to any fixed code of laws. They are also said to have been irresponsible, which, however, hardly implies that they were independent of the " unwritten law " of custom and usage, or uninfluenced by any fixed principles. (Thirlwall, Hist. Greece, vol. i. p. l86») On important occasions, as we have before remarked^ they were £vfji€ovXoi, or councillors of the cosmi.
The democratic element of the JHcclesia was almost powerless in the constitution ; its privileges, too,, seem to have been merely a matter of form ; for^ as Aristotle observes, it exercised no function of government, except ratifying the decrees of the yepovres and the Kfoftoi. It is, indeed, not improbable that it was only summoned to give its sanction to these decrees ; and though this may appear to imply the power of withholding assent, still the force of habit and custom would prevent such an alternative being attempted, or, perhaps, even thought of. (Thirlwall, vol. i. p. 286 ; Gott-ling, Excursus ad Aristot. ii. 7.)
From these observations^ it is clear that the Cretan constitution was formerly a Dorian aristocracy, which, in the age of Aristotle, had degenerated to what he calls a Swaa-rei'a, i. e. a government vested in a few privileged families. These quarrelled one amongst the other, and raised factions or parties, in which the demus joined, so that the constitution was frequently broken up, and a temporary monarchy, or rather anarchy, established on its ruins. The cosmi were, in fact, often deposed by the most powerful citizens, when the latter wished to impede the course of justice against themselves (^ SovVai Si/cas), and an oLKoo-fj-ia, then ensued, without any legal magistrates at the head of the state.
In the time of Polybius, the power of the aristocracy had been completely overthrown ; for he tells us that the election of the magistrates was annual, and determined by demoeratical principles. (Polyb. vi. 44.) In other respects also, he points out a difference between the institutions of Crete and those of Lyctirgus at Sparta, to which they had been compared by other writers.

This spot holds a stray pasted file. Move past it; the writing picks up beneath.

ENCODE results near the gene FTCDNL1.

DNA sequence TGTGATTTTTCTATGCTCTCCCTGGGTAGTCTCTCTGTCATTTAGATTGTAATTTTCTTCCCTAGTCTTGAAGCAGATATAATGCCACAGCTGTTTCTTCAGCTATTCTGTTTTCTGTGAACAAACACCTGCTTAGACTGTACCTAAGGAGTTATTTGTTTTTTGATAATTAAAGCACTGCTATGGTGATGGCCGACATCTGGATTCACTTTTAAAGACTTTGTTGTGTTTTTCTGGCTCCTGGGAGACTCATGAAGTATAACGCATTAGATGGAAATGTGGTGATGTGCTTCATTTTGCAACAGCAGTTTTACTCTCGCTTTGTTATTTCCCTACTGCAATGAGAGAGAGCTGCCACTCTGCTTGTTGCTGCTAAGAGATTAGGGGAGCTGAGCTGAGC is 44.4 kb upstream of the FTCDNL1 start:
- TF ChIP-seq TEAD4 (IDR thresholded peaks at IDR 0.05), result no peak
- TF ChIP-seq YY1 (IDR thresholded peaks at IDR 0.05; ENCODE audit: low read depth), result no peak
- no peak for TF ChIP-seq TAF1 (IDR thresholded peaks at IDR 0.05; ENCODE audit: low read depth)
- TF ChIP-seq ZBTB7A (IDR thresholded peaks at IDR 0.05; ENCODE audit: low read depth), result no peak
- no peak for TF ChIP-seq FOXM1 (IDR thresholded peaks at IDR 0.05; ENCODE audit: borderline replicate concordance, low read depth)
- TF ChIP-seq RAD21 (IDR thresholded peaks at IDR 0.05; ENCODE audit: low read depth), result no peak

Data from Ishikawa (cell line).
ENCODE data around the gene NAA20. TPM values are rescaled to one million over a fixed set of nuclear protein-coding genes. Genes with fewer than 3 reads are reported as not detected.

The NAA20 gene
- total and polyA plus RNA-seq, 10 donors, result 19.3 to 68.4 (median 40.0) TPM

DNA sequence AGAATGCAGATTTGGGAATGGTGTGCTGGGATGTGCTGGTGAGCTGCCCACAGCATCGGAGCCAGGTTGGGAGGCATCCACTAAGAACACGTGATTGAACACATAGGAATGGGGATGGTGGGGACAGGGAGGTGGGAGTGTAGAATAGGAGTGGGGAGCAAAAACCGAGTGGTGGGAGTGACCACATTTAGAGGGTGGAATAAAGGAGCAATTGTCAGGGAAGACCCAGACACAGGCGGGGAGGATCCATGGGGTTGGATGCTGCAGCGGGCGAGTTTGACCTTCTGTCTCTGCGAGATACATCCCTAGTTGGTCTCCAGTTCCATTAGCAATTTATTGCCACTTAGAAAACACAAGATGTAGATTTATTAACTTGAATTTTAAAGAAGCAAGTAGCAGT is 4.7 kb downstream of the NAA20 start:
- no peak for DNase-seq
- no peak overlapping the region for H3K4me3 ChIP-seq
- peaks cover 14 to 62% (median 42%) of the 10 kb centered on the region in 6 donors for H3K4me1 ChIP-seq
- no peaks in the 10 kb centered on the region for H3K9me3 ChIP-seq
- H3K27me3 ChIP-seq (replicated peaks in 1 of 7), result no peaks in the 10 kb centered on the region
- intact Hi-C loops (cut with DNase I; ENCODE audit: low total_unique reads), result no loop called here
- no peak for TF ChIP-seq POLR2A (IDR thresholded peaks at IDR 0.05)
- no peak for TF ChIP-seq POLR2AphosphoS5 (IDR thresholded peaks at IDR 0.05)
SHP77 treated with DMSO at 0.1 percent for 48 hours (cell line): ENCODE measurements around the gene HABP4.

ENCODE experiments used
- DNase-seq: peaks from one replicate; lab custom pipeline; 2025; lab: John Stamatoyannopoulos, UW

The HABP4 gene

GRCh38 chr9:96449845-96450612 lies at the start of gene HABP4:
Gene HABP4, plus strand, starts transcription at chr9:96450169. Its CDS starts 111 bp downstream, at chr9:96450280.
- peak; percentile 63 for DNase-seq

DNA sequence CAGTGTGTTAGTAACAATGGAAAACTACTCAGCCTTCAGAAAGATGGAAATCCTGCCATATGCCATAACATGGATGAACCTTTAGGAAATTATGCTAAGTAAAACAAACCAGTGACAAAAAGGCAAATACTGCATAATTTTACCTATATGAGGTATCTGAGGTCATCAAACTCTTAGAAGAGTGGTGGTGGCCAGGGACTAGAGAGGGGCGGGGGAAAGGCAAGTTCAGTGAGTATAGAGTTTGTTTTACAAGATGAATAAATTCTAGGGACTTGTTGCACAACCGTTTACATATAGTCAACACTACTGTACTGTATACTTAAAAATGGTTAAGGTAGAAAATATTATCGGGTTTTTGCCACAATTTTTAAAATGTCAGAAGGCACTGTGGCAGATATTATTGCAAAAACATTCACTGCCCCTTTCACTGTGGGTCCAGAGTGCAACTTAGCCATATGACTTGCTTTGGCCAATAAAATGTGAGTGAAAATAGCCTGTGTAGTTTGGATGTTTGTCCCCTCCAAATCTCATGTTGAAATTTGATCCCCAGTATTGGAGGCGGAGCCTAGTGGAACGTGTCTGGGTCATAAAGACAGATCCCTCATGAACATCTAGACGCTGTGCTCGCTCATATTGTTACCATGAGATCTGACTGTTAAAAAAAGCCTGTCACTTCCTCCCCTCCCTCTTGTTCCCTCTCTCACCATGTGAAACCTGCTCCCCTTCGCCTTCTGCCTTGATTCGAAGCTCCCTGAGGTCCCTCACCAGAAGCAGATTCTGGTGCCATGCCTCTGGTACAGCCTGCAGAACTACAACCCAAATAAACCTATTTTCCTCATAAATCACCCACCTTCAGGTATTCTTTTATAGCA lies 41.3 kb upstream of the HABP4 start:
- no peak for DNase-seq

Miiller observes that the cosmi were, so far as we know, the chief magistrates in all the cities of Crete, and that the constitution of these cities was in all essential points the same — a proof that their political institutions were determined by the principles of the governing, i. e. the Doric race.
The social relations of the Cretans seem to have been almost identical with those of the Spartans.
The inhabitants of the Dorian part of the island were divided into three classes, the freemen, the perioeci or wrTJKooi, and the slaves. The second class was as old as the time of Minos, and was undoubtedly composed of the descendants of the conquered population ; they lived in the rural districts, round the TroAeis of the conquerors ; and, though personally free, yet exercised none of the privileges or influence of citizens, either in the administration and enactment of the laws, or the use of heavy arms. They occupied certain lands, for which they paid a yearly tribute or rent, supposed, from a statement in Athenaeus (iv. p. 143), to have been an Aeginetic stater.*
* The expression of Dosiadas, r&v eKacrros, probably refers to the perioeci, 5ovAoi being used as a generic term for those who were not full and free citizens.